This month the Analytic Hospitality Executive blog is all about social media. Being the data lovers and analytics geeks that we are, we are particularly interested in social media not as a marketing tool, but rather as a new and exciting source of data that can be leveraged across the enterprise to augment and enhance your existing analytics efforts.
I have been giving a lot of thought to this topic, and it has become a particular passion of mine. In fact, later this month youll hear from an academic colleague of mine about some research weve been doing into how revenue managers could take advantage of social media, and the challenges and opportunities associated with developing pricing strategies in a social world. Well also talk to operators who have started incorporating social media analytics into their business strategy development. However, before we get started with that, I thought Id take a step back and provide some definitions that will put this months posts in context. Despite the attention that social media has received in the popular press, at conferences, and by consultants, it can still be a bit of a mystery -- particularly from an analytics perspective.
Starting from the very beginning, for the purposes of our research, we define social media as a group of Internet-based applications that allow the creation and exchange of user-generated content[i]. These applications are designed to facilitate conversation, allowing the consumer to participate in the development and dissemination of content. Examples include review sites (TripAdvisor and Yelp), news sites (Digg), social sharing (Flickr, YouTube), social bookmarking (Delicious, Faves), and purchase/review sites (Amazon, Travelocity). There is a myriad of these types of applications, which means that conversations about your brand are taking place in many places in many languages across the globe. While this can be intimidating, it also represents a huge opportunity for hospitality companies not only to engage with customers, but also to turn all of this social activity into meaningful, actionable information.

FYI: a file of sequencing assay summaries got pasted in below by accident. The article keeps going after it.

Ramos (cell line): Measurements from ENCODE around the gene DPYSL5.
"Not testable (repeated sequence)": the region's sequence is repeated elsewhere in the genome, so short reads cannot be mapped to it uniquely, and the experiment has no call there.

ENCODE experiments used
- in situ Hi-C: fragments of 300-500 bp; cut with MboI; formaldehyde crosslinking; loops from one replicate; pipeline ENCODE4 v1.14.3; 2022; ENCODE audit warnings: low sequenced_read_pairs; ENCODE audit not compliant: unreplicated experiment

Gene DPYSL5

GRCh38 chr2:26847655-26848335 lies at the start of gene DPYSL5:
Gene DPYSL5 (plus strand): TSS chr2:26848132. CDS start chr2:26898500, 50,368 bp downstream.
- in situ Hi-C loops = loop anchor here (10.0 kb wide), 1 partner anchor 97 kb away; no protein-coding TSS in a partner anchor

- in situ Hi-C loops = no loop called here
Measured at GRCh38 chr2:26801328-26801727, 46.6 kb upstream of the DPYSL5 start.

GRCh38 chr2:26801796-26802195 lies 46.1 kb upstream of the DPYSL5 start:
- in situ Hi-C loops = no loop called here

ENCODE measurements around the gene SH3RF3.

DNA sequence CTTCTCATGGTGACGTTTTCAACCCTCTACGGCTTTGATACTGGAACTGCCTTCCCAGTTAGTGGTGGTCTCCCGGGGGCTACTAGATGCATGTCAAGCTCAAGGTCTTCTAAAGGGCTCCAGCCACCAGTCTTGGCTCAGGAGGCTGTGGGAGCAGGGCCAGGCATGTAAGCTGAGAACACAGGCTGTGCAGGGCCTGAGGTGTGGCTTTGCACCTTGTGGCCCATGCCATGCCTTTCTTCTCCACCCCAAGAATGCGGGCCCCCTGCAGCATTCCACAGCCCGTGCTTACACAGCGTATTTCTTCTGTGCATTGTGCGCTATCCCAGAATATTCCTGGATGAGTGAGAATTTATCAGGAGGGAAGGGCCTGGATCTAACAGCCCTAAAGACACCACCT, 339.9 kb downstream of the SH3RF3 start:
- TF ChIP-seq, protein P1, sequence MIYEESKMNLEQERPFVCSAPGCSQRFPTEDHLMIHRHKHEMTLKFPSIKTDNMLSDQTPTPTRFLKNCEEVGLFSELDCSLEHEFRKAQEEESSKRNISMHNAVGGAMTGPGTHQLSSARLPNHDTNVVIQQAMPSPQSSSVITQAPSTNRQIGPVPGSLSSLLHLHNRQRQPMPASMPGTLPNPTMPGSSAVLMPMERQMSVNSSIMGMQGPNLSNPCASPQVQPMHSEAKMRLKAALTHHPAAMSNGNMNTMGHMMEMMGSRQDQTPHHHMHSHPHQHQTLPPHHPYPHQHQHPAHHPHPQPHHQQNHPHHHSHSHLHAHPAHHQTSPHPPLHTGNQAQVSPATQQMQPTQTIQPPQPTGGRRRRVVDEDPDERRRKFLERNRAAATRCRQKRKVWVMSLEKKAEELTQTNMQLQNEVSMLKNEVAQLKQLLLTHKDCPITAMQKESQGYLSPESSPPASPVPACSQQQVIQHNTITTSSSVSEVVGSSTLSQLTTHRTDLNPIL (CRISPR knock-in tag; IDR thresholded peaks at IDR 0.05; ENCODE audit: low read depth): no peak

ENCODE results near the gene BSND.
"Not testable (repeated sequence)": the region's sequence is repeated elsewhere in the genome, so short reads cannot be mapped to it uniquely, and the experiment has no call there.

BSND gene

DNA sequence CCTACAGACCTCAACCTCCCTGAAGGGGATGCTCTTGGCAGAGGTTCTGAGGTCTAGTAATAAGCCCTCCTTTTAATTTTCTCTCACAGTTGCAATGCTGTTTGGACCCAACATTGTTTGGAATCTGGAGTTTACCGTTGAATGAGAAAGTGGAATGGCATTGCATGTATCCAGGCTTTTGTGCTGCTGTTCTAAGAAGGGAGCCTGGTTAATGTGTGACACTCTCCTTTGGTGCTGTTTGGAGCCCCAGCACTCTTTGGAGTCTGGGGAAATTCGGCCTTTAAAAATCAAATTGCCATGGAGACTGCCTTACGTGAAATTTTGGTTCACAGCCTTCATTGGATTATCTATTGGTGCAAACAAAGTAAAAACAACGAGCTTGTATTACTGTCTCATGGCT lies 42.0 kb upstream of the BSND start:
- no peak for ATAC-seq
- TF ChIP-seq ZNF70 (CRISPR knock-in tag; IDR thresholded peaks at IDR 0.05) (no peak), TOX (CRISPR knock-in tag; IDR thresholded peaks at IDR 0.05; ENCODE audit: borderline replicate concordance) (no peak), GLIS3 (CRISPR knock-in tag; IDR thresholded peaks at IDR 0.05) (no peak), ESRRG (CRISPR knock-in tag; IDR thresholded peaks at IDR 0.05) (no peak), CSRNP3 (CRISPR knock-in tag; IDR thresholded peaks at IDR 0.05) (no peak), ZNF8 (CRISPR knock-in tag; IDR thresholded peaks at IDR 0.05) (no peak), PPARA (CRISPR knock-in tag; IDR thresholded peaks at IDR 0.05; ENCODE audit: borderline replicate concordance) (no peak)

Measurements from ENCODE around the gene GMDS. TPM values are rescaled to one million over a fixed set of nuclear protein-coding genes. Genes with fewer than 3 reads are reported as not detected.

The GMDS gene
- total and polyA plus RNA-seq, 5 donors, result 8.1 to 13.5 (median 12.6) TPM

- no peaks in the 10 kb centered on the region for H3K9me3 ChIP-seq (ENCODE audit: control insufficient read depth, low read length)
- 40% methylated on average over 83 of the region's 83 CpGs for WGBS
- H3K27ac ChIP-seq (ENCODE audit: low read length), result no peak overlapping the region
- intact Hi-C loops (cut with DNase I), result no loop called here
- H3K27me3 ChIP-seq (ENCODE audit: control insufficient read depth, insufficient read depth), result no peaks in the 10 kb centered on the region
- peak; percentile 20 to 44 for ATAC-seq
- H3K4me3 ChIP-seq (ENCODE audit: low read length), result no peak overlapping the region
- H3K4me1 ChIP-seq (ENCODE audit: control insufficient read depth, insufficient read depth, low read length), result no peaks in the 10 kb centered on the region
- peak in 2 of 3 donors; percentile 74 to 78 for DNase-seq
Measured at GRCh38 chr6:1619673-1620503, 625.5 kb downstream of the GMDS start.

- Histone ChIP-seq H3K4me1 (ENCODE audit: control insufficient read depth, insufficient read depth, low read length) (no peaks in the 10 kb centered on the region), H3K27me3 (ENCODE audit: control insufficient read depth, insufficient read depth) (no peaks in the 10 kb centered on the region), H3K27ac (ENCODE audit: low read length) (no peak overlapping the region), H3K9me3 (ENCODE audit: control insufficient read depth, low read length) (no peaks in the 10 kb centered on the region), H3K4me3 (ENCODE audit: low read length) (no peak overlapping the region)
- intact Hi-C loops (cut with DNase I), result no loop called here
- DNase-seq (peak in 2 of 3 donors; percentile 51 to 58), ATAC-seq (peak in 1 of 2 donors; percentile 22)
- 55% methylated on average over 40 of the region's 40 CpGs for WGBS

We are all familiar with the volumes of unstructured text data generated by these sites, but there are also many other types of data in social sites. Basic quantitative data like number of reviews, number of fans, number of friends or followers, or aggregate consumer ratings is available. Social sites also contain images (How many of you have been hearing about Pinterest lately?), video, and audio. Demographic information can be mined either through site-mandated entry (e.g. age range, gender, purpose of travel, location) or through the comments themselves (e.g. my wife ordered the fish; we dont have a place like this in Chicago). Finally, the connections among users within the networks and the impact of their social media activity can provide an interesting source of information.
I generally separate social media analytics into three basic categories: descriptive statistics, social network analysis, and text analysis. Descriptive statistics provide a snapshot of historical and current performance. They answer questions like: How many fans do I have? How many reviews have been posted over the last six months? What is my average rating on each of the Online Travel Agents (OTA)? Social network analysis (SNA) is an advanced analytic technique that uses the connections among users, and the impact of their social activity, to determine the degree of influence each participant has within these social networks, and who they are influencing. Once you have this information, targeted marketing efforts can be directed at the most influential users such that they spread your message for you. For example, you could use SNA to identify the influencers in a cruise community and invite them to preview a new ship or a new itinerary with the hopes that they will rave about it within their community.